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Pumpkin Seeds – Cleaning, roasting, uses

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I use lots of water in a giant stainless basin. I concentrate first on pulling out most of the strings out that are attached in giant squid-like globs. Then I change the water to get rid of slime, use the Chinese skimmer to get out the super clean ones, and play around with the rest. Several large pumpkins take less than ten minutes.

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I always roast the seeds from the pumpkin we carve, but I always end up throwing most of them out later on, the initial "uhhmmm, good!" turns into indifference quickly at my house. You might not need to roast all the seeds you get?

Just an idea, if you have a big pasta pot with that strainer insert, you could probably throw the seeds in there and then hose them down with a garden hose outside? That should do it.

My house is the opposite; we never have enough pumpkin seeds. Even growing up, when my Mom would roast the seeds every year, we kids always wanted more.

I will say that the seeds we got from our jack-o-lanterns as kids were better than the seeds from the nicer eating pumpkins. The JOL seeds were thinner while the seeds from these pumpkins are thicker. I have roasted pumpkin seeds before where the seeds were so thick that they weren't that enjoyable to eat.

I think you're right that a garden hose would probably go a good job getting the fiber from the seeds but I think that's a little more trouble than I'm interested in taking. I will hope that as Chris said the remaining fiber will sort of cook off.

I don't remember my Mom's pumpkin seeds having as much fiber stuck to them as I always seem to have. I wonder if it is a case of poor memory.

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FWIW, I don't think that the stuff is like, say, bitter hazelnut skins. After you roast it, it's pretty tasty.

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I do the huge pot full of water, and swooshing them around, then strain it. Most of the huge gobs separate out, but I do leave a lot in there on purpose, I like the taste of crispy salted pumpkin guts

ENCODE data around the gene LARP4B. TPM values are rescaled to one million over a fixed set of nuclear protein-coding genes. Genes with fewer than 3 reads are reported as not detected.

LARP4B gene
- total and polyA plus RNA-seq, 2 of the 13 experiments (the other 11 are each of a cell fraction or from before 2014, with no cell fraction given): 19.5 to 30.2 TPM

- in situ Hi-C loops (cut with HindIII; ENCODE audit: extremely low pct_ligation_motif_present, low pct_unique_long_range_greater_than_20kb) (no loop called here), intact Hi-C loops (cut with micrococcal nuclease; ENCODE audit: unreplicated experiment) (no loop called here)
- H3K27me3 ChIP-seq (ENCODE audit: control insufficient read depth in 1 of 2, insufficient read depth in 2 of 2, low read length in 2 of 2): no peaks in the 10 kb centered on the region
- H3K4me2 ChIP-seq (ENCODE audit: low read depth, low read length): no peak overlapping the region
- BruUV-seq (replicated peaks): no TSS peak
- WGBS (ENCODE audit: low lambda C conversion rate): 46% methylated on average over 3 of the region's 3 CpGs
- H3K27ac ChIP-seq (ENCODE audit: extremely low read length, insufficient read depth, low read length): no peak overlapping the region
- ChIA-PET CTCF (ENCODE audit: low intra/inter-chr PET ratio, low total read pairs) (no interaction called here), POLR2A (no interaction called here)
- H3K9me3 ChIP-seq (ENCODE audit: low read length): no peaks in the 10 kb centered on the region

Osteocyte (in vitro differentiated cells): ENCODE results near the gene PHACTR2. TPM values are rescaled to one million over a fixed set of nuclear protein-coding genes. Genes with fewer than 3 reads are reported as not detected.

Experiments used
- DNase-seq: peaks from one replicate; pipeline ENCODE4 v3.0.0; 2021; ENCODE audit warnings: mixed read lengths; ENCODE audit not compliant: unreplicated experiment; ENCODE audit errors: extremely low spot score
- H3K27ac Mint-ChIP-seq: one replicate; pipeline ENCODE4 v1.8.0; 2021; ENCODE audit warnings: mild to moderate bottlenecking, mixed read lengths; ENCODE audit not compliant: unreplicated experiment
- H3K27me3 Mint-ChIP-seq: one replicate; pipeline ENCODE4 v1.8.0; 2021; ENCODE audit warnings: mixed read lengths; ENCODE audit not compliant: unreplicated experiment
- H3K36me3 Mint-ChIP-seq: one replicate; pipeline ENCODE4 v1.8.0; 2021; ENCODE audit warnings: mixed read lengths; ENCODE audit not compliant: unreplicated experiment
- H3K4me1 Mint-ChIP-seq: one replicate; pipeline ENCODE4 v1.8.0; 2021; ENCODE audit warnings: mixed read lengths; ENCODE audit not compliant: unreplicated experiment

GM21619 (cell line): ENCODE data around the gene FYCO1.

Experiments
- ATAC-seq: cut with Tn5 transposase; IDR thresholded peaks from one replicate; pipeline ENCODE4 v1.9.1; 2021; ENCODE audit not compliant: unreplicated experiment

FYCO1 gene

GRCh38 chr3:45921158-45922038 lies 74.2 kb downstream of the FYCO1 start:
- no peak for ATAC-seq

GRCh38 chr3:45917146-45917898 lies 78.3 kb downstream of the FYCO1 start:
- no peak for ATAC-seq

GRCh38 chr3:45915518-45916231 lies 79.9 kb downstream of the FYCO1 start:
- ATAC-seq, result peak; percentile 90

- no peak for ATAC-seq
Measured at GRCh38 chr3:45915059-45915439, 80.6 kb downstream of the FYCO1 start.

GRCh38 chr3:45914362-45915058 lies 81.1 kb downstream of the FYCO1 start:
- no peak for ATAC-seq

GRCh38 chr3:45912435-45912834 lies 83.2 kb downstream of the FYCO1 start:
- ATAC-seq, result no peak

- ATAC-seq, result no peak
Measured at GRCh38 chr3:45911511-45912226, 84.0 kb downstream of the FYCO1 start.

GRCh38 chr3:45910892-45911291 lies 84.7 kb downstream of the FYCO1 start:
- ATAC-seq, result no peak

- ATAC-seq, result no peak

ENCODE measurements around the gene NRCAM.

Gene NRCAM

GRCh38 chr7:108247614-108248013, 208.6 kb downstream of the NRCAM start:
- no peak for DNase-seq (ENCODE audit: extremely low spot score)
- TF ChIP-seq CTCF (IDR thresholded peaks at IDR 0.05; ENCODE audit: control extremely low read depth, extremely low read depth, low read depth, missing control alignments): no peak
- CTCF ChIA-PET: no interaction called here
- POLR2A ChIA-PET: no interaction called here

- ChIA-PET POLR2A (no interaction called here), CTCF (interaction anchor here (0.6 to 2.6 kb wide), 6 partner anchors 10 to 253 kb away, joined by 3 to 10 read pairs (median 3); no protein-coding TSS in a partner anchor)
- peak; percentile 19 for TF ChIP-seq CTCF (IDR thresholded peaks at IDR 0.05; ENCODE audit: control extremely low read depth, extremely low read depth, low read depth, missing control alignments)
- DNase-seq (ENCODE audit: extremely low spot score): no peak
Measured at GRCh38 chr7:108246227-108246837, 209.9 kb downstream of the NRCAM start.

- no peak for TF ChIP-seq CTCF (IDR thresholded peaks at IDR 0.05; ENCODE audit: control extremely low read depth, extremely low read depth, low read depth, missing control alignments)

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As the last couple of posts imply, it's not necessarily a correct assumption that getting all the gunk off the seeds is a desirable outcome. A little pumpkin goo actually helps the flavor of roasted pumpkin seeds, which sort of need all the help they can get. We roasted the seeds of two pumpkins this weekend and just used fingers to get the worst of the goo and fiber off then salted and roasted them. In my experience -- which admittedly is not vast -- if you wash them off you wash off a lot of flavor.

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Another vote for not being too fussy about getting every shred of pumpkin guts off the seeds before roasting. I don't bother to wash them, just rub off whatever rubs off. The remaining shreds of pumpkin guts caramelize really nicely.

Okay, I knew the craving for pumpkin seeds was already starting to build, but now y'all have just put me over the edge. :laugh:

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Another vote for not being too fussy about getting every shred of pumpkin guts off the seeds before roasting. I don't bother to wash them, just rub off whatever rubs off. The remaining shreds of pumpkin guts caramelize really nicely.

Okay, I knew the craving for pumpkin seeds was already starting to build, but now y'all have just put me over the edge. :laugh:

Me too, MizDucky! Good thing tonight's punkin' carvin' night here on the homestead!

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Well, I took the advice and didn't worry about getting all the innards of the seeds.

The bad news is I didn't much enjoy the fat seeds from the "eating" pumpkins.

The good news is since I didn't much enjoy these seeds I don't feel compelled to bother with the rest of the seeds from my bushel of pumpkins. That would have been a lot of seeds to do.

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lol, I guess I should have looked back here, I have a pile of perfectly clean seed to roast right now :laugh:

No matter to me, I hardly eat them and the kids won't know, pssst!

As for cleaning, I pulled them out of the pumpkin, squeezed the seeds off the gunk and dropped them in a large pot with water. Later on I swooshed this around and strained it, but there were still large pieces. But I had noticed that the seeds float and most of the gunk doesn't! So, back in the pot with lots of water, large slotted spoon to skim them out, and done. Quick and easy. Just in case someone wants clean seeds.

I tend to put some spicy mix on the ones I eat, anything from Old Bay over Essence of Emeril to some bbq rub.